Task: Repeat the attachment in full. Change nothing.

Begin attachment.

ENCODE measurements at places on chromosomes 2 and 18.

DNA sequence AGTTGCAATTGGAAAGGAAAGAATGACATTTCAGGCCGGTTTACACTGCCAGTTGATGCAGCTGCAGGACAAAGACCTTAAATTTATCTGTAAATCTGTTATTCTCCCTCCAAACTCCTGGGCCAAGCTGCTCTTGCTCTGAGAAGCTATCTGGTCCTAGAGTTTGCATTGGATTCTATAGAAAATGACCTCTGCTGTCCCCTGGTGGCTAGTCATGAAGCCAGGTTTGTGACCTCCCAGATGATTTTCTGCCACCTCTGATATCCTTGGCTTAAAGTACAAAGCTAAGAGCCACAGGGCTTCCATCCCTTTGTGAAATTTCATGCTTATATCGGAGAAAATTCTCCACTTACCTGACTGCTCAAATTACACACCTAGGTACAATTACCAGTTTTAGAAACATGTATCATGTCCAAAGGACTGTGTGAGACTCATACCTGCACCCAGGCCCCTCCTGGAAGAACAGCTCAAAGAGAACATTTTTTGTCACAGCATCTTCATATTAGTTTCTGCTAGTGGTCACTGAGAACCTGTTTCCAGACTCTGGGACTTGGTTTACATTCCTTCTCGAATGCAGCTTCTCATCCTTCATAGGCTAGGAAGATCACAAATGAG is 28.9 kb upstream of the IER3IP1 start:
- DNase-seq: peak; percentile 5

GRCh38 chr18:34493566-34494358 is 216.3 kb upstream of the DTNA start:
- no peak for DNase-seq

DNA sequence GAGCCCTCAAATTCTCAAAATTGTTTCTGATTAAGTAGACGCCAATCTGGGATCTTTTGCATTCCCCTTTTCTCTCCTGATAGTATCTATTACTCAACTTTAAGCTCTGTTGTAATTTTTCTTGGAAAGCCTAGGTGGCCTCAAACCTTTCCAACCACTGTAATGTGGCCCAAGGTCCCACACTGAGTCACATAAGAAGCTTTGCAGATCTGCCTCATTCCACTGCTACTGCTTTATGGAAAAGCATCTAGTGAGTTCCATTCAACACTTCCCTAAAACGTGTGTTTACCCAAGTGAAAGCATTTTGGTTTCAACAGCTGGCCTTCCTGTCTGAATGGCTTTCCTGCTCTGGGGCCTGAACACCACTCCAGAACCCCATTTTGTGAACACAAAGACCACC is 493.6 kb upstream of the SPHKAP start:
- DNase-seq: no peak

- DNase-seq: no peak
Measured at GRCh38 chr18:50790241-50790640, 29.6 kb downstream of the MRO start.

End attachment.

ENCODE measurements at places on chromosomes 2 and 18.

DNA sequence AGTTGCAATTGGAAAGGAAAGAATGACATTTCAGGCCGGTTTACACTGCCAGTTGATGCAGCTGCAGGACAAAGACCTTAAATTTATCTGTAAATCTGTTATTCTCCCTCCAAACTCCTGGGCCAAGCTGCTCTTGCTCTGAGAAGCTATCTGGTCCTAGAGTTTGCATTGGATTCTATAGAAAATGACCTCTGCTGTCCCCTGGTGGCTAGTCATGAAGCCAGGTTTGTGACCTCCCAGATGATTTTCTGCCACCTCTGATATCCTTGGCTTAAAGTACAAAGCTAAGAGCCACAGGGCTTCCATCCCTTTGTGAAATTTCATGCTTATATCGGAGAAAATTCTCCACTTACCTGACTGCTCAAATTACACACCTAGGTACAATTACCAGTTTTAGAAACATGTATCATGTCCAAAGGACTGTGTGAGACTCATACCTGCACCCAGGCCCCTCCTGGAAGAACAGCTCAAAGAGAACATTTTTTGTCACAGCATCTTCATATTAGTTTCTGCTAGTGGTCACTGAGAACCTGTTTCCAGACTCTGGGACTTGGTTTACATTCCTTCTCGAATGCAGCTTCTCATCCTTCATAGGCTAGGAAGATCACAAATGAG is 28.9 kb upstream of the IER3IP1 start:
- DNase-seq: peak; percentile 5

GRCh38 chr18:34493566-34494358 is 216.3 kb upstream of the DTNA start:
- no peak for DNase-seq

DNA sequence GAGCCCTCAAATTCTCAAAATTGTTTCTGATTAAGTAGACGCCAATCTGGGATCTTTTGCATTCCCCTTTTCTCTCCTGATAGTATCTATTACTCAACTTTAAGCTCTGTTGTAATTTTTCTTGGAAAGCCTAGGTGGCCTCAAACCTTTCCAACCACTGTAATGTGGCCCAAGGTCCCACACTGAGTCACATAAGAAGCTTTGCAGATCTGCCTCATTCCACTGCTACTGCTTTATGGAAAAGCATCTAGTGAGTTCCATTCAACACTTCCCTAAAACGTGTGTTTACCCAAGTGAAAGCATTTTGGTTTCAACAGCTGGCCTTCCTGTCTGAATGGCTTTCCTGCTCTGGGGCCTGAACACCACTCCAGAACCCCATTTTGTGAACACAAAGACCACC is 493.6 kb upstream of the SPHKAP start:
- DNase-seq: no peak

- DNase-seq: no peak
Measured at GRCh38 chr18:50790241-50790640, 29.6 kb downstream of the MRO start.